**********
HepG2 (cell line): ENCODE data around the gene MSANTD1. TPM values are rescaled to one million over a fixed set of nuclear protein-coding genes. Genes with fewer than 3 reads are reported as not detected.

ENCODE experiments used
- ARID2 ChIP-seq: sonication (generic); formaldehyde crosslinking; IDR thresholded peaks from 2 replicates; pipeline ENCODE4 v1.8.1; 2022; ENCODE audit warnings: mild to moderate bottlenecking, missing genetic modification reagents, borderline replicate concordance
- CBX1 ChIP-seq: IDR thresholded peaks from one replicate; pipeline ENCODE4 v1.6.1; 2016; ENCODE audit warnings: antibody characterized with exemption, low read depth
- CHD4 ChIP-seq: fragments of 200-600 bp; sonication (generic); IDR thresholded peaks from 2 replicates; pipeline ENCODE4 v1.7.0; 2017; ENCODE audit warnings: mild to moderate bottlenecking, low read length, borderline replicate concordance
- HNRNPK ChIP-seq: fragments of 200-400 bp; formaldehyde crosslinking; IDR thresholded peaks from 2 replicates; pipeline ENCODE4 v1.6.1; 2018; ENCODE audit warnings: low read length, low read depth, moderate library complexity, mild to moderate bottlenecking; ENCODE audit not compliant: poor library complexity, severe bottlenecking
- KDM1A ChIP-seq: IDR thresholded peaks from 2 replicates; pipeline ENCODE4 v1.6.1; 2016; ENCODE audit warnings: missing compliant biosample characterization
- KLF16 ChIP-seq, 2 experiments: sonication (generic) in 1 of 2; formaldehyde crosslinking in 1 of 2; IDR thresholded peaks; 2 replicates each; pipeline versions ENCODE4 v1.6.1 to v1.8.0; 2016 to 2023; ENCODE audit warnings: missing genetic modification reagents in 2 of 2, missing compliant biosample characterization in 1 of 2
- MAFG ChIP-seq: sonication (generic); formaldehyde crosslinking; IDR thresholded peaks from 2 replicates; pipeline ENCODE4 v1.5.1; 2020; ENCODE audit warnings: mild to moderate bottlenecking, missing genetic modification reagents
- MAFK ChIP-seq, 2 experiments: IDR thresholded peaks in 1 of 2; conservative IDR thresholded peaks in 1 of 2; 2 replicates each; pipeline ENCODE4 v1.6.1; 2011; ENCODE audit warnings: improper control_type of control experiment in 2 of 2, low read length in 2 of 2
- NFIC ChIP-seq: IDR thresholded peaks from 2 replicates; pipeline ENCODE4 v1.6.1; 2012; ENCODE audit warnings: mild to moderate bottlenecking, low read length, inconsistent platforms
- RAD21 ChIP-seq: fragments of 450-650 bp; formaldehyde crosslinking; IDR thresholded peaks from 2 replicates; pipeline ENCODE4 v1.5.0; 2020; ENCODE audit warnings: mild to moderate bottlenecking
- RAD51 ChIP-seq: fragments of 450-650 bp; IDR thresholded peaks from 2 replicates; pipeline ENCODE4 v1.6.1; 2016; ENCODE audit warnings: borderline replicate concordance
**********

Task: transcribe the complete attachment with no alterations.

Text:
HepG2 (cell line): ENCODE data around the gene MSANTD1. TPM values are rescaled to one million over a fixed set of nuclear protein-coding genes. Genes with fewer than 3 reads are reported as not detected.

ENCODE experiments used
- ARID2 ChIP-seq: sonication (generic); formaldehyde crosslinking; IDR thresholded peaks from 2 replicates; pipeline ENCODE4 v1.8.1; 2022; ENCODE audit warnings: mild to moderate bottlenecking, missing genetic modification reagents, borderline replicate concordance
- CBX1 ChIP-seq: IDR thresholded peaks from one replicate; pipeline ENCODE4 v1.6.1; 2016; ENCODE audit warnings: antibody characterized with exemption, low read depth
- CHD4 ChIP-seq: fragments of 200-600 bp; sonication (generic); IDR thresholded peaks from 2 replicates; pipeline ENCODE4 v1.7.0; 2017; ENCODE audit warnings: mild to moderate bottlenecking, low read length, borderline replicate concordance
- HNRNPK ChIP-seq: fragments of 200-400 bp; formaldehyde crosslinking; IDR thresholded peaks from 2 replicates; pipeline ENCODE4 v1.6.1; 2018; ENCODE audit warnings: low read length, low read depth, moderate library complexity, mild to moderate bottlenecking; ENCODE audit not compliant: poor library complexity, severe bottlenecking
- KDM1A ChIP-seq: IDR thresholded peaks from 2 replicates; pipeline ENCODE4 v1.6.1; 2016; ENCODE audit warnings: missing compliant biosample characterization
- KLF16 ChIP-seq, 2 experiments: sonication (generic) in 1 of 2; formaldehyde crosslinking in 1 of 2; IDR thresholded peaks; 2 replicates each; pipeline versions ENCODE4 v1.6.1 to v1.8.0; 2016 to 2023; ENCODE audit warnings: missing genetic modification reagents in 2 of 2, missing compliant biosample characterization in 1 of 2
- MAFG ChIP-seq: sonication (generic); formaldehyde crosslinking; IDR thresholded peaks from 2 replicates; pipeline ENCODE4 v1.5.1; 2020; ENCODE audit warnings: mild to moderate bottlenecking, missing genetic modification reagents
- MAFK ChIP-seq, 2 experiments: IDR thresholded peaks in 1 of 2; conservative IDR thresholded peaks in 1 of 2; 2 replicates each; pipeline ENCODE4 v1.6.1; 2011; ENCODE audit warnings: improper control_type of control experiment in 2 of 2, low read length in 2 of 2
- NFIC ChIP-seq: IDR thresholded peaks from 2 replicates; pipeline ENCODE4 v1.6.1; 2012; ENCODE audit warnings: mild to moderate bottlenecking, low read length, inconsistent platforms
- RAD21 ChIP-seq: fragments of 450-650 bp; formaldehyde crosslinking; IDR thresholded peaks from 2 replicates; pipeline ENCODE4 v1.5.0; 2020; ENCODE audit warnings: mild to moderate bottlenecking
- RAD51 ChIP-seq: fragments of 450-650 bp; IDR thresholded peaks from 2 replicates; pipeline ENCODE4 v1.6.1; 2016; ENCODE audit warnings: borderline replicate concordance